Thursday 18 September 2014

Frank Bellamy and the Story World War One

Have you had enough of World War One nostalgia? Let me get my bit out of the way then. I have just finished watching the excellent "37 days" production by the BBC which was broadcast in March this year.  The three part mini-series had episode titles:
  1. One month in Summer
  2. One week in July
  3. One long weekend
and was an excellent overview of how the early 20th Century political situation and manoeuvrings worked between the UK, Germany, Austria, France and Russia. Now I knew about the Black Hand, Archduke Ferdinand and of course Kaiser Wilhelm II but had not appreciated General Moltke and Sir Edward Gray's roles in the Prussian aggression (the former) and diplomatic negotiating (the latter) prior to the start of World War One.

It was whilst reading another blog that I realised I missed a great opportunity to highlight Bellamy's work on World War One, so let's make amends.

I've written about the adventures of Geoff West, Peter Richardson, Steve Holland, Stuart Williams (and some guy called Norman Boyd) before, so there's no need to repeat myself.

Frank Bellamy's Story of World War One

But I've never outlined the chapters and episodes written by Michael Butterworth and illustrated by Frank Bellamy so here goes, and along the way I've mentioned key characters in the hope those searching for a simple and beautifully illustrated introduction WWI may choose to purchase a copy. It's available in two editions - Amazon has the paperback of  Frank Bellamy's the Story of World War One (ignore the silly Used version price!) but Geoff West deserves your business, so travel over to the Book Palace where you'll see offers galore and the limited edition hardback too. Librarians, Dawsons have the paperback at £25 (ISBN:9781907081002). Lastly I must say thanks to Peter Richardson for allowing me to link to various spreads on his blog.


The Story of World War 

An introduction to the Schlieffen Plan and Moltke's part in the start of WWI
German troops move west

'That contemptible British army'

Kaiser Wilhelm was not impressed by the British Forces. We meet Kitchener and King George IV and Field Marshall Sir John French and the march to the River Meuse
Nice layout based on the next page
being a double page spread
British troops march across France

The clash of the mighty on the Western Front!

We learn of the French Plan 17 and meet Prince Rupprecht

The road to Mons

For the first time in nearly a century the British stood ready to do battle on French soil, and we meet General von Kluck and von Moltke
Taken with permission from Peter Richardson's blog

Into battle - by taxi!

600 Paris taxi-cabs transport 6,000 troops to the Marne and we meet General Joffre

Enemy aircraft overhead!

For the first time in any war, this dreaded alarm call rang out! and we meet Anthony Fokker and the Royal Flying Corps and Lieutenants Freeman and Dawes
Enemy aircraft overhead

Life and death in the trenches

Incessant rain day and night, turns the battlefield into a sea of mud and we meet General Sir Douglas Haig 


Ypres and mustard gas
Taken with permission from Peter Richardson's blog

War in the air

Very early dogfights between bi-planes and French single seaters
Taken with permission from Peter Richardson's blog

The magnificent failure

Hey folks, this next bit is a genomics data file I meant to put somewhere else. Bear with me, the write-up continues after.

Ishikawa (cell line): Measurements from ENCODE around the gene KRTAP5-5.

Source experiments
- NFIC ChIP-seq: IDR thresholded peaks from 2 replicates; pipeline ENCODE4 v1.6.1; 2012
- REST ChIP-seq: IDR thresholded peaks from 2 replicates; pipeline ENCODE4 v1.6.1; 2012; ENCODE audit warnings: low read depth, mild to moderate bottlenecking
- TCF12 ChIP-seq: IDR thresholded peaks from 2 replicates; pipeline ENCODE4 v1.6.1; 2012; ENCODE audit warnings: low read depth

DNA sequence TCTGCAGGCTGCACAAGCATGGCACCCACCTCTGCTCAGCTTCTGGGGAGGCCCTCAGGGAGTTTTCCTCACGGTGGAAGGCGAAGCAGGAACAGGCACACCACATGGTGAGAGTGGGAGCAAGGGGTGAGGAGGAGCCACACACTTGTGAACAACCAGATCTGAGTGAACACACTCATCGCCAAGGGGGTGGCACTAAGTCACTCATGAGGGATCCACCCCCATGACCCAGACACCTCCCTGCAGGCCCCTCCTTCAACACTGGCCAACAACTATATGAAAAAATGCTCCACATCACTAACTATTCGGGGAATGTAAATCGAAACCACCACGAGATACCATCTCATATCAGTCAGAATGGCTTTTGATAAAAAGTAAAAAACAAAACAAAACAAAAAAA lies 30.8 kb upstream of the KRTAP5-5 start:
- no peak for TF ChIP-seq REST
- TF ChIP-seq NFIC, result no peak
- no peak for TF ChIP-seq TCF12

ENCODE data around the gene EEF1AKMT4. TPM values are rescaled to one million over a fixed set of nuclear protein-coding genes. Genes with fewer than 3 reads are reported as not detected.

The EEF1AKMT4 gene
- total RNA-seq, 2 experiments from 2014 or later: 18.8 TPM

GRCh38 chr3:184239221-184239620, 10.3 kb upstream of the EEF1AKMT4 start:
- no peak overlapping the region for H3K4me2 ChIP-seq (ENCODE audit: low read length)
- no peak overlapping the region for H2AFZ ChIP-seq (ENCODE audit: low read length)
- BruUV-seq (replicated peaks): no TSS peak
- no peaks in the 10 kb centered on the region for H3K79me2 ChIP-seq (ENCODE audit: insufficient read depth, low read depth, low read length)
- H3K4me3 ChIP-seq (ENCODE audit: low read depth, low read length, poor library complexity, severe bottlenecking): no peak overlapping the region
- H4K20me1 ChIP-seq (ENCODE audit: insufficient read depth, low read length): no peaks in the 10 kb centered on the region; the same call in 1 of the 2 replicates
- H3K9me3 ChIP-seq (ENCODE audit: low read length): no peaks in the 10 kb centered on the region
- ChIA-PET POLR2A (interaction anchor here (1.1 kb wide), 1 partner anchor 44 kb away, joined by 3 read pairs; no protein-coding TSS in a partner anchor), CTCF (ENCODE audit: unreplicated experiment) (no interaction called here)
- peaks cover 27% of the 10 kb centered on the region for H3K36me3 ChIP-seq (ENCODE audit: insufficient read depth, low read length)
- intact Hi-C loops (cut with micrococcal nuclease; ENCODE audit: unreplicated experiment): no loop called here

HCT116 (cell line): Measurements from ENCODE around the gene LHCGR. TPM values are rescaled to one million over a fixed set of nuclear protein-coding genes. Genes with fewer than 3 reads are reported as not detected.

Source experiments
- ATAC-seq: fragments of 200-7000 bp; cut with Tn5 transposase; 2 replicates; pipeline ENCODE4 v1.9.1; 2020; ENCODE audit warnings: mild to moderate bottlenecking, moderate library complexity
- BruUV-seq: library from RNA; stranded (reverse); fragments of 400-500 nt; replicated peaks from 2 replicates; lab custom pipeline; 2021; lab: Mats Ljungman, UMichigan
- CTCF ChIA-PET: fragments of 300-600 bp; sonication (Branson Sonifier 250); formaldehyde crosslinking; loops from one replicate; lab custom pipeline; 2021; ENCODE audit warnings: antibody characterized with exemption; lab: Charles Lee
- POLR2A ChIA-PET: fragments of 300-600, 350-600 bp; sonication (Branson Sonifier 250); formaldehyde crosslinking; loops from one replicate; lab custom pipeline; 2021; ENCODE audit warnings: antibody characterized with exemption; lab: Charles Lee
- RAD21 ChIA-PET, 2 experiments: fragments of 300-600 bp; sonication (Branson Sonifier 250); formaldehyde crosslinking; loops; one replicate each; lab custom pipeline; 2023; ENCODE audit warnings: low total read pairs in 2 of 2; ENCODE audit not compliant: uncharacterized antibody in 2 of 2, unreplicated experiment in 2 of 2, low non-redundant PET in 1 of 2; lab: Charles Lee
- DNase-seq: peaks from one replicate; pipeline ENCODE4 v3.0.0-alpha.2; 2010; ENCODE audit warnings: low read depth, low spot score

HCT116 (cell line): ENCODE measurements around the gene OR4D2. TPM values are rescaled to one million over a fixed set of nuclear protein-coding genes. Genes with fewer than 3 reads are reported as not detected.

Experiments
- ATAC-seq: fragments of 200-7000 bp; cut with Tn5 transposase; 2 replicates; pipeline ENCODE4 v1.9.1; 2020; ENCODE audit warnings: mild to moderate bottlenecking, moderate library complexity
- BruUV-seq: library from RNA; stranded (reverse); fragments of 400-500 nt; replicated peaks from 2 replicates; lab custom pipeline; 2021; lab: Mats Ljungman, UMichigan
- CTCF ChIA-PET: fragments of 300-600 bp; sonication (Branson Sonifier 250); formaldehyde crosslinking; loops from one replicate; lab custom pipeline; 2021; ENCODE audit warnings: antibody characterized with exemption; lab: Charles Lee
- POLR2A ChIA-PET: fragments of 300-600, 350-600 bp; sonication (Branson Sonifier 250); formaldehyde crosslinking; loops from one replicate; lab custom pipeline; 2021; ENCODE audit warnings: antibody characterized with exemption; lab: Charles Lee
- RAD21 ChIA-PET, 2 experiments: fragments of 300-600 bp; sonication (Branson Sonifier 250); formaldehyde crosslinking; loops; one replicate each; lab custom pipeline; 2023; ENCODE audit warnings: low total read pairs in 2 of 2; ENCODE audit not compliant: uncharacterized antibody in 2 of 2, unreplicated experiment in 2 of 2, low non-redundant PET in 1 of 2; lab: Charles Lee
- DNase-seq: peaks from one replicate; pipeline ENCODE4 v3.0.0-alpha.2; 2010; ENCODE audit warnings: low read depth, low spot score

Enver Pasha, General Liman von Sanders and the battle in the Dardenelles

Attack - and retreat at Gallipoli 

French battleship Bouvet and 1,500 Australians fighting Turks 

Date with destiny

10,000 British troops march on Loos, Piper Laidlow V.C. and the Indian troops
Taken with permission from Peter Richardson's blog

The menace of the Southern oceans

Admiral von Spee, Valparaiso, the Falkland Islands, the Gneisenau and the Atlantic

The flying heroes

Manfred von Richtofen, George Guynemer, Mick Mannock and Albert Ball representing the German, British and French flying aces
Taken with permission from Peter Richardson's blog

News from the homefront

London in 1915, Zeppelins, white feathers and Count Ferdinand Von Zeppelin.

Fight to the last man

These were the orders given to the French army at Verdun.  We meet General Von Falkenhayn and General Petain.
Taken with permission from Peter Richardson's blog

A lost chance

Properly used, the tank could have changed the whole pattern of the war.

Stalemate at sea

Admiral Sir John Jellicoe, Vice-Admiral Sir David Beatty, Vice-Admiral Rheinhard Scheer and Major Harvey in the Battle Of Jutland.

A bitter failure

We meet General Joffre, General Petain and General Nivelle and the inferno at Champagne.
Taken with permission from Peter Richardson's blog

A whole world in conflict

The Battle Of Caporetto, General Paul Von Hindenburg and General Ludendorff and the Russians.

Masters of the skies

Sopwith Camels, Bristol fighters and the German Albatross and the British ace, Albert Ball.

An army in revolt

Passchendaele and David Lloyd-George.

Allenby's sword flash at Jerusalem

British spirits lifted in 1917.  We meet Sir Edmund Allenby in Jerusalem and Thomas Edward Lawrence.

The last offensive

Major-General Erich Ludendorff on the Eastern front with Paul Von Hindenburg.
Poor photo by me, but love the detail

The beginning of the end

General Foch of France appointed commander of the French and British armies from the Alps to the North Sea - and counter-attacks.

Peace at last

Lloyd-George Prime Minister and Winston Churchill Minister Of War, the cenotaph in London and memorials in villages and towns and hardships are suffered in Germany.


The book then has a short biography of Butterworth and Bellamy written by Steve Holland and reproduces "Artists at work", a letter by a Michael Niederman of Ontario who wrote in to Look and Learn to ask about the artist. The letter and reply appeared on 28 November 1970 with a photo of Bellamy at work on issue 460 ("The last offensive")